An absence of warmth or heat or a temperature notably below an accustomed norm.
The sensation of cold, heat, coolness, and warmth as detected by THERMORECEPTORS.
The property of objects that determines the direction of heat flow when they are placed in direct thermal contact. The temperature is the energy of microscopic motions (vibrational and translational) of the particles of atoms.
Cellular receptors which mediate the sense of temperature. Thermoreceptors in vertebrates are mostly located under the skin. In mammals there are separate types of thermoreceptors for cold and for warmth and NOCICEPTORS which detect cold or heat extreme enough to cause pain.
TRPM Cation Channels
Presence of warmth or heat or a temperature notably higher than an accustomed norm.
Body Temperature Regulation
The processes of heating and cooling that an organism uses to control its temperature.
Transient Receptor Potential Channels
A broad group of eukaryotic six-transmembrane cation channels that are classified by sequence homology because their functional involvement with SENSATION is varied. They have only weak voltage sensitivity and ion selectivity. They are named after a DROSOPHILA mutant that displayed transient receptor potentials in response to light. A 25-amino-acid motif containing a TRP box (EWKFAR) just C-terminal to S6 is found in TRPC, TRPV and TRPM subgroups. ANKYRIN repeats are found in TRPC, TRPV & TRPN subgroups. Some are functionally associated with TYROSINE KINASE or TYPE C PHOSPHOLIPASES.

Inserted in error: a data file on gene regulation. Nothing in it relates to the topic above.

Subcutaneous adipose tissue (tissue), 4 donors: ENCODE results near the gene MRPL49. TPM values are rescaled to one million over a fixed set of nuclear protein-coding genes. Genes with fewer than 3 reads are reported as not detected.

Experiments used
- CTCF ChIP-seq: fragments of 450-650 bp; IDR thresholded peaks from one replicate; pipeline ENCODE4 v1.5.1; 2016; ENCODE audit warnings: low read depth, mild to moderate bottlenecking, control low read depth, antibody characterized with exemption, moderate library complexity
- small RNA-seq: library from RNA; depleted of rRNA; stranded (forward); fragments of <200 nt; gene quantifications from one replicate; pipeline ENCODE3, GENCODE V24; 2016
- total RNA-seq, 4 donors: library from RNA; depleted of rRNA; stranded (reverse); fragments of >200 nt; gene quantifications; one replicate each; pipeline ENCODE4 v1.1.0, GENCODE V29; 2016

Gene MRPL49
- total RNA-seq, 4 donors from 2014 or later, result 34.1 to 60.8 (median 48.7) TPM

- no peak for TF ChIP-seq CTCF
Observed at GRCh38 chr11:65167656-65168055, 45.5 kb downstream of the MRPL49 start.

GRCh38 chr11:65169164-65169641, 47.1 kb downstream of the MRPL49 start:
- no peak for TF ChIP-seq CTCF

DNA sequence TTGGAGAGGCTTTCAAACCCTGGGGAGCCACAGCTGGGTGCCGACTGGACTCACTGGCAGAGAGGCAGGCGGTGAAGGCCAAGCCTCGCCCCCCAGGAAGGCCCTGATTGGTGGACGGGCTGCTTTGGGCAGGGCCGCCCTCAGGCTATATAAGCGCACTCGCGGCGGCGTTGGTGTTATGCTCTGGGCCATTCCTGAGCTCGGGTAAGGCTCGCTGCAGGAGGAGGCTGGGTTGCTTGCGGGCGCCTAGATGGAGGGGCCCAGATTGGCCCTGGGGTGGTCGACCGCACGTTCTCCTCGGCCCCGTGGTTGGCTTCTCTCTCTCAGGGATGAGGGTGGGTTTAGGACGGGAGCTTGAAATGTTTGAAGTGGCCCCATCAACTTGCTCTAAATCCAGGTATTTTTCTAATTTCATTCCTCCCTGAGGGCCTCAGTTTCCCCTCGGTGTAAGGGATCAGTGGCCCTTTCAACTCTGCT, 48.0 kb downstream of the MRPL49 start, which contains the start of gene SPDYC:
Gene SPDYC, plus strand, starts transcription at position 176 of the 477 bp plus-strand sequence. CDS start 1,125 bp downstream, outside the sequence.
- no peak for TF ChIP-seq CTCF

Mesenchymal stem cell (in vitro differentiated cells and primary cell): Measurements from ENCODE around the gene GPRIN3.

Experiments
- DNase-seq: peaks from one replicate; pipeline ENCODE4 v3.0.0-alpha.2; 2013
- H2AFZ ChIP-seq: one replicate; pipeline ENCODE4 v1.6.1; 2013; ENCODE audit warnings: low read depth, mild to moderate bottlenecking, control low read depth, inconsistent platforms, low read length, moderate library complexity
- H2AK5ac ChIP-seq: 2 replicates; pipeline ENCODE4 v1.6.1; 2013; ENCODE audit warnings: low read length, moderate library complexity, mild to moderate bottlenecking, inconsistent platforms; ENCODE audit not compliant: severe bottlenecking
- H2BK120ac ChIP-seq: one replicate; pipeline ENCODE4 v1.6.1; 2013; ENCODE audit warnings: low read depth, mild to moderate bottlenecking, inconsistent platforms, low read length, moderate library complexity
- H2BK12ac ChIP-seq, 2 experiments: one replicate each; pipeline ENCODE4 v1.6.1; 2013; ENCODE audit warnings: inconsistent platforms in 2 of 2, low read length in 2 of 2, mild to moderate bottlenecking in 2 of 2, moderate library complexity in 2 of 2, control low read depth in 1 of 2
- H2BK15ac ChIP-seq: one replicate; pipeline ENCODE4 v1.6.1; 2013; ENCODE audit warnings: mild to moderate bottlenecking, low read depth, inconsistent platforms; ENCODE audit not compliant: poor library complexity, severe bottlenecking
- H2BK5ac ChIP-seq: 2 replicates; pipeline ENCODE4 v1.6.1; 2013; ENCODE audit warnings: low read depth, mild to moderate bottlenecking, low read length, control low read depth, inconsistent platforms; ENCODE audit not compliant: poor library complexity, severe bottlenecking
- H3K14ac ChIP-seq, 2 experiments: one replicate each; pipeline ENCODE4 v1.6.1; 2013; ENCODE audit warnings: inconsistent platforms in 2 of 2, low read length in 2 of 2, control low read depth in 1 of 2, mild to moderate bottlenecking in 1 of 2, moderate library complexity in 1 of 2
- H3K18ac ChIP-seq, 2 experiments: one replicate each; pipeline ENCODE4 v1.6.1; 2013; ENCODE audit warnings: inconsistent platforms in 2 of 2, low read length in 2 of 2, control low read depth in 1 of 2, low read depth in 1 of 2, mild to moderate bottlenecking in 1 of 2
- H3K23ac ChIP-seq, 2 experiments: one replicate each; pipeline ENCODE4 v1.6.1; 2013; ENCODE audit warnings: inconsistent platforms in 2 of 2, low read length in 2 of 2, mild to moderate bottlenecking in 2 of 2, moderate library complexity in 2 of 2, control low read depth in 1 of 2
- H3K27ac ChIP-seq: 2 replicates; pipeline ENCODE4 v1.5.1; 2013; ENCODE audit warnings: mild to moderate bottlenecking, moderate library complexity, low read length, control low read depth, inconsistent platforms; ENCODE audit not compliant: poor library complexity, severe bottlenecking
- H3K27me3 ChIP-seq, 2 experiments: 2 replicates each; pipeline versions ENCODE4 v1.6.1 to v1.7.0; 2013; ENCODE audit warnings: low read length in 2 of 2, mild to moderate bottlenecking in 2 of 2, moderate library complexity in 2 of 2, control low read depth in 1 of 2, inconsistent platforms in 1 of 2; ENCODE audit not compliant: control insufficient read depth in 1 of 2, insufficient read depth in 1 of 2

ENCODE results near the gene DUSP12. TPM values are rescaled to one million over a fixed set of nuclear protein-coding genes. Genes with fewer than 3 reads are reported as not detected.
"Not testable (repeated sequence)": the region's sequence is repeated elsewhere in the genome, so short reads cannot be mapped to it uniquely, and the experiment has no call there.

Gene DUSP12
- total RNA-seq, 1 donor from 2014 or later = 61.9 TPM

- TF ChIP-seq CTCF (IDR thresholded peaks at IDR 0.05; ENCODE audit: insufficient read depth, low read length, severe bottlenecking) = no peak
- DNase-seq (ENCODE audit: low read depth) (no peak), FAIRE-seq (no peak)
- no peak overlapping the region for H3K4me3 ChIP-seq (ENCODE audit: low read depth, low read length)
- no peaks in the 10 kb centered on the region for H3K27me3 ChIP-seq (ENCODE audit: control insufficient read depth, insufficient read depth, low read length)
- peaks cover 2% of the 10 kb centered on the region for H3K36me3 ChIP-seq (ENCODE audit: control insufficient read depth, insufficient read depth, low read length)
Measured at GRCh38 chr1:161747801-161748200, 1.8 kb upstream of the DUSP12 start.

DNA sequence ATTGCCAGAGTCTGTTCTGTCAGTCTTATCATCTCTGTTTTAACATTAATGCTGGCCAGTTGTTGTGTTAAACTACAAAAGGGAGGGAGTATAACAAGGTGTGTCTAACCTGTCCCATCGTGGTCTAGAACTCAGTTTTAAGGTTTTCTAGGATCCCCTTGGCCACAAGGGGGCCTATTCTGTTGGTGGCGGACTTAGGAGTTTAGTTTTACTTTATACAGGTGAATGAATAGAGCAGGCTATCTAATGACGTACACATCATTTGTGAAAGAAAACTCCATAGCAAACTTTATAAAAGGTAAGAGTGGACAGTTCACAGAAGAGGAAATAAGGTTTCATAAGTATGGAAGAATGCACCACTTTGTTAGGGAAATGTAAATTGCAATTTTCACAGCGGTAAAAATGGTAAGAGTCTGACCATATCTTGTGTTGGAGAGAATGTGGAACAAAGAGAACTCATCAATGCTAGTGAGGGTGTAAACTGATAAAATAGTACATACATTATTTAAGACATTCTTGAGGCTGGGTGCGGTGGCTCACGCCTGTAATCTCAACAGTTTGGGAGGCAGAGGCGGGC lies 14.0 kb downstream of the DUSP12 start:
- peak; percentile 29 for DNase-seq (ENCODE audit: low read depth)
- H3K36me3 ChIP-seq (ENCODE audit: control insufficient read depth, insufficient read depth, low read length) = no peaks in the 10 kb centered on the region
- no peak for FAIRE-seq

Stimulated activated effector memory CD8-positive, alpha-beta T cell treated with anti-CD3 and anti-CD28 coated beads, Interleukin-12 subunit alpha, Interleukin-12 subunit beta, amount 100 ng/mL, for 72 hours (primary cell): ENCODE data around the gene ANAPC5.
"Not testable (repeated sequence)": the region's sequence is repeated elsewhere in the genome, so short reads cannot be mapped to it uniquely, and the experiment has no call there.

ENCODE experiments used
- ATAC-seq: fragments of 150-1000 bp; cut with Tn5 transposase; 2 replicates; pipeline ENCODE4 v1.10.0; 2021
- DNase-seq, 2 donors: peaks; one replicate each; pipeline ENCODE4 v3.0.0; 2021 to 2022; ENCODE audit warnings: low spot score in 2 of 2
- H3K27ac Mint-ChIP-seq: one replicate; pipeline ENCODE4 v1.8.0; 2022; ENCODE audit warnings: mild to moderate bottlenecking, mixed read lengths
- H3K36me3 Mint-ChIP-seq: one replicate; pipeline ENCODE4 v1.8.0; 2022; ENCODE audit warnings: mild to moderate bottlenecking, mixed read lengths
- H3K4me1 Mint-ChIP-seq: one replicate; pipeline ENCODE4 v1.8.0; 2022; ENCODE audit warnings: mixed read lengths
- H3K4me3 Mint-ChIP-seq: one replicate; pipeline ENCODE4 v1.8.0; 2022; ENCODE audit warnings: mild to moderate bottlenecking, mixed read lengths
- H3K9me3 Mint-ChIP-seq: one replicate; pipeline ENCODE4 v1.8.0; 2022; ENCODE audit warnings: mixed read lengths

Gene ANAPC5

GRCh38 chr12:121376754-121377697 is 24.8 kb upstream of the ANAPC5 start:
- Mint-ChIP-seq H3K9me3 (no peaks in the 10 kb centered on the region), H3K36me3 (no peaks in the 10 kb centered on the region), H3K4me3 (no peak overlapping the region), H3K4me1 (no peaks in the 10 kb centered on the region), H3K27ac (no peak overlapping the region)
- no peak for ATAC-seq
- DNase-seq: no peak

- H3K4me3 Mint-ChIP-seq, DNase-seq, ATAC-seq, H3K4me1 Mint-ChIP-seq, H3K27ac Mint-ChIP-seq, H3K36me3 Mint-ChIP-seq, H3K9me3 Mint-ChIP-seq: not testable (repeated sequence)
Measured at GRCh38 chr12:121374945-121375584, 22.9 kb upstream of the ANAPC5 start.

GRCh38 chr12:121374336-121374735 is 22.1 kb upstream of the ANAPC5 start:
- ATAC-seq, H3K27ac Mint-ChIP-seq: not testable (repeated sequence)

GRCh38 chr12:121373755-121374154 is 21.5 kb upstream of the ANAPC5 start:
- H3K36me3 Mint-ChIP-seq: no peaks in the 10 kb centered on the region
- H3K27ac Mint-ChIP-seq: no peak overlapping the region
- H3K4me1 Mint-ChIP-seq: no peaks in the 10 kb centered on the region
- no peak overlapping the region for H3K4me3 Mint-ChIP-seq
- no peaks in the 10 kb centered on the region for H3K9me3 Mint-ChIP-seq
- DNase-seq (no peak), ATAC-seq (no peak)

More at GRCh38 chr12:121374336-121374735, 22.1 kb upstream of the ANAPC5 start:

The TEMPERATURE at the outer surface of the body.
Gene Expression Regulation, Plant
Proteins found in plants (flowers, herbs, shrubs, trees, etc.). The concept does not include proteins found in vegetables for which VEGETABLE PROTEINS is available.
Molecular Sequence Data
Descriptions of specific amino acid, carbohydrate, or nucleotide sequences which have appeared in the published literature and/or are deposited in and maintained by databanks such as GENBANK, European Molecular Biology Laboratory (EMBL), National Biomedical Research Foundation (NBRF), or other sequence repositories.
Measuring instruments for determining the temperature of matter. Most thermometers used in the field of medicine are designed for measuring body temperature or for use in the clinical laboratory. (From UMDNS, 1999)
Imaging the temperatures in a material, or in the body or an organ. Imaging is based on self-emanating infrared radiation (HEAT WAVES), or on changes in properties of the material or tissue that vary with temperature, such as ELASTICITY; MAGNETIC FIELD; or LUMINESCENCE.